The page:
Publisher’s Foreword

On Shabbos Parshas Terumah and on several other occasions in recent weeks the Rebbe Shlita has commented on the connection between current events — and the Divinely-engineered cosmic process leading up to the ultimate Redemption. In particular, the Rebbe has translated this connection into specific life-tasks that confront the individual. This essay summarizes some of the recurring themes.

A Month of Miracles

Our Sages state,1 “When Adar enters, joy increases.” In fact the service of G‑d should be animated by joy at all times — not only when one is motivated by the love of G‑d, but even when one is standing in awe of Him. As the Rama rules in his final gloss to the Shulchan Aruch, Orach Chayim, “A good-hearted person is always celebrating.”2 Adar, however, is a unique month when this quality reigns supreme. It is a month which our Sages associate with good fortune and strength for the Jewish people.3 Indeed, the Megillah itself describes it as “the month transformed... to happiness, and... festivity.”4

Based on this verse, our Sages5 perceive the Purim miracle as being the theme of the entire month. Thus, Adar is also a month of redemption in which G‑d performed miracles, totally nullifying the power of Haman, and bringing the Jewish people of his era into positions of power and prestige.

Purim is not Ancient History: It’s Today’s News

Now the events of Purim are not merely a historical narrative. A hint of this may be found in the mishnah6 which teaches that “One who reads the Megillah in improper sequence does not fulfill his obligation.” This the Baal Shem Tov interprets7 as follows: A person who is unaware of the sequence of past and present and reads the Megillah only as a story of the past, has missed the point.

Just as G‑d utterly destroyed Haman, his family, and his entire power base, He will utterly destroy the Hamans that arise in all subsequent generations, erasing all traces of their influence.

Conversely, just as Mordechai was elevated by the ruler of his land to a position of affluence and power, so, too, the gentile nations of later generations will assist the Jewish people. The full extent of their power and wealth will be used to help the Jewish people advance in both material and spiritual ways.

We are in the midst of a unique period of Divine favor for the Jewish people.

There is no need for the Jewish people to do anything to remove the threats to their safety: these threats will be removed by G‑d Himself.

“The Guardian of Israel neither slumbers nor sleeps.”8 He will destroy the nations which threaten the Jewish people and will leave only those which help them in their observance of the Torah and its commandments.

Miracles on All Sides

The personal and public miracles which are happening at present are unique in nature. To see them, one does not even have to go so far as to open a newspaper and read how one non-Jew aimed a missile at a concentration of Jewish people and another non-Jew, a righteous gentile, dispatched another missile which intercepted it. All one has to do is look at the world around him and appreciate the miracles, miracles of a positive nature, which are occurring to him and to those around him.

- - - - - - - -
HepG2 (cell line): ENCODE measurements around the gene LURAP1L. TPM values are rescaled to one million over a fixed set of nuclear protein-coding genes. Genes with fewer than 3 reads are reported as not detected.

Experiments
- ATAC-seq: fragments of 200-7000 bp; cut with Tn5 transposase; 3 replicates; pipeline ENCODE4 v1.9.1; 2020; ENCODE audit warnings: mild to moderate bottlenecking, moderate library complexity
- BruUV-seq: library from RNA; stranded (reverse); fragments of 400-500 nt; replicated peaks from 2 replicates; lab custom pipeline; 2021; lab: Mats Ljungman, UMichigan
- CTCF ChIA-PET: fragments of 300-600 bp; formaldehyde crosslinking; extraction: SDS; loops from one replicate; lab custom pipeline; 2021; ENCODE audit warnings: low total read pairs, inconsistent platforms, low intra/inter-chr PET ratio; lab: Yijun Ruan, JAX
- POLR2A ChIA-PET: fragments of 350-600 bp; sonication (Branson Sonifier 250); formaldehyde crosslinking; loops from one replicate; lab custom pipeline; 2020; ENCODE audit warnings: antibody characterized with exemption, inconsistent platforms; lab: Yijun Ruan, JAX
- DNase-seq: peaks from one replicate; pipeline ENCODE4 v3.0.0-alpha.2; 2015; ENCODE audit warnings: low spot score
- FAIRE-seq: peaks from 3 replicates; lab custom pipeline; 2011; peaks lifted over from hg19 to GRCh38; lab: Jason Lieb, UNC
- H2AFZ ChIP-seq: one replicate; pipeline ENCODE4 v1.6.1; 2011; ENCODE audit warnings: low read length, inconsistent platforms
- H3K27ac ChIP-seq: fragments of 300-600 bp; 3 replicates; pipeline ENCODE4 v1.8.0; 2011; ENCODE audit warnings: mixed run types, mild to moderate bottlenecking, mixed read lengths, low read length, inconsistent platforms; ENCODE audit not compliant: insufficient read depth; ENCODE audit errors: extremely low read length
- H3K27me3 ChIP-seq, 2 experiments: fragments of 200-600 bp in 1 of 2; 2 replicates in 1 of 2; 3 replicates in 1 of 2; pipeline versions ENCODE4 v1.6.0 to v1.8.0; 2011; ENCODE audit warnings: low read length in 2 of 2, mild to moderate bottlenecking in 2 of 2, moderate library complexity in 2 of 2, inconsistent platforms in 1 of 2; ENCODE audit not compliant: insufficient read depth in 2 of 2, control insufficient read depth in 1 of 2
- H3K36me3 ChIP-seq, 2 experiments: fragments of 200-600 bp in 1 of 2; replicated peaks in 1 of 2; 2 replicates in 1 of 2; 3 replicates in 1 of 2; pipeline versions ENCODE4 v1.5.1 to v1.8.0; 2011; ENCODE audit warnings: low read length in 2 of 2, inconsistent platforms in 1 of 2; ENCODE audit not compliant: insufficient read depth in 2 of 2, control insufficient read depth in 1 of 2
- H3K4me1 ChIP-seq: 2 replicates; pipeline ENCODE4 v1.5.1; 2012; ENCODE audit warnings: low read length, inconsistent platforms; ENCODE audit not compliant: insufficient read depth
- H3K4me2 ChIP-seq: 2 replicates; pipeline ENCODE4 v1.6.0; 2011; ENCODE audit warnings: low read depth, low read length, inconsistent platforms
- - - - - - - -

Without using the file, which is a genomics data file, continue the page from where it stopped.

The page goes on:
The World Serves Me: I Serve the World

Our Sages taught,9 “A person is obligated to say, ‘The world was created for me.’ ” Everything that happens in the world, including the unique and miraculous Divine Providence which we are witnessing, was created “for me.” And on the other hand, in the world G‑d created there is room enough for every single individual to make his own personal contribution to the world’s welfare.

The task of transforming the world into a dwelling place for G‑d should begin in one’s own immediate surroundings. One can always help those around him meet their material needs; one can also teach them, enriching the insight and understanding which they already possess. And beyond one’s immediate environment, there is no limit to the scope of one’s possible influence. Indeed, this is reflected in the miracles we are witnessing.

Giving Tzedakahand Enjoying It

The acknowledgment of G‑d’s miracles is also particularly related to the mitzvah of tzedakah, whereby one devotes part of his financial resources for a G‑dly purpose. Jewish law requires one to give away a minimum of ten percent of one’s capital, and preferably twenty percent.10 At present, however, one should give without any reservations at all,11 particularly since our Sages teach that “Tzedakah brings the redemption ever nearer.”12

And in the spirit of Adar, these activities should be carried out happily. Our happiness will bring G‑d happiness, as it were, and thus augment the Divine blessings that are being showered upon us, nullifying our enemies, and encouraging other nations in their support of the Jewish people.

A Foretaste of Redemption

These two developments, the nullification of the enemies of the Jewish people and the assistance offered them by the gentile nations, represent a foretaste of the era of redemption. For at that time we will see prophecies fulfilled: “I will cause the spirit of impurity to depart from the earth,”13 and “And all your brethren from among the nations shall bring an offering for G‑d... to My holy mountain, Jerusalem.”14

May we soon no longer have to content ourselves with a foretaste, for the redemption will have actually come. Thus, we will “join redemption to redemption,”15 and even before celebrating the redemptions of Purim and Pesach, experience the ultimate and complete redemption. May this take place in the immediate future.